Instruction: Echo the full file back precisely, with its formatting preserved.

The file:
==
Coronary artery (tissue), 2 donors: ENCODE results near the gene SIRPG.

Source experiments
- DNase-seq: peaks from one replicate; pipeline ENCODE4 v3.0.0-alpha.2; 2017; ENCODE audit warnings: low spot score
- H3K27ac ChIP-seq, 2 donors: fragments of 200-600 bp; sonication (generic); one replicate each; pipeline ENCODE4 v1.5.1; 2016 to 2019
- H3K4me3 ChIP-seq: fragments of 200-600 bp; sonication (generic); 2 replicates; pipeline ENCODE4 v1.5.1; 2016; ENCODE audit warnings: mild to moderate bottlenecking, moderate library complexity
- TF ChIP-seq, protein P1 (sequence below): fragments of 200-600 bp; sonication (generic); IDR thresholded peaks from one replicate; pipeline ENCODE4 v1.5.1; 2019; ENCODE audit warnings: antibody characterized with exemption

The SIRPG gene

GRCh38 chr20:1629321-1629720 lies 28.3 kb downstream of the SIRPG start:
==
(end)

Coronary artery (tissue), 2 donors: ENCODE results near the gene SIRPG.

Source experiments
- DNase-seq: peaks from one replicate; pipeline ENCODE4 v3.0.0-alpha.2; 2017; ENCODE audit warnings: low spot score
- H3K27ac ChIP-seq, 2 donors: fragments of 200-600 bp; sonication (generic); one replicate each; pipeline ENCODE4 v1.5.1; 2016 to 2019
- H3K4me3 ChIP-seq: fragments of 200-600 bp; sonication (generic); 2 replicates; pipeline ENCODE4 v1.5.1; 2016; ENCODE audit warnings: mild to moderate bottlenecking, moderate library complexity
- TF ChIP-seq, protein P1 (sequence below): fragments of 200-600 bp; sonication (generic); IDR thresholded peaks from one replicate; pipeline ENCODE4 v1.5.1; 2019; ENCODE audit warnings: antibody characterized with exemption

The SIRPG gene

GRCh38 chr20:1629321-1629720 lies 28.3 kb downstream of the SIRPG start: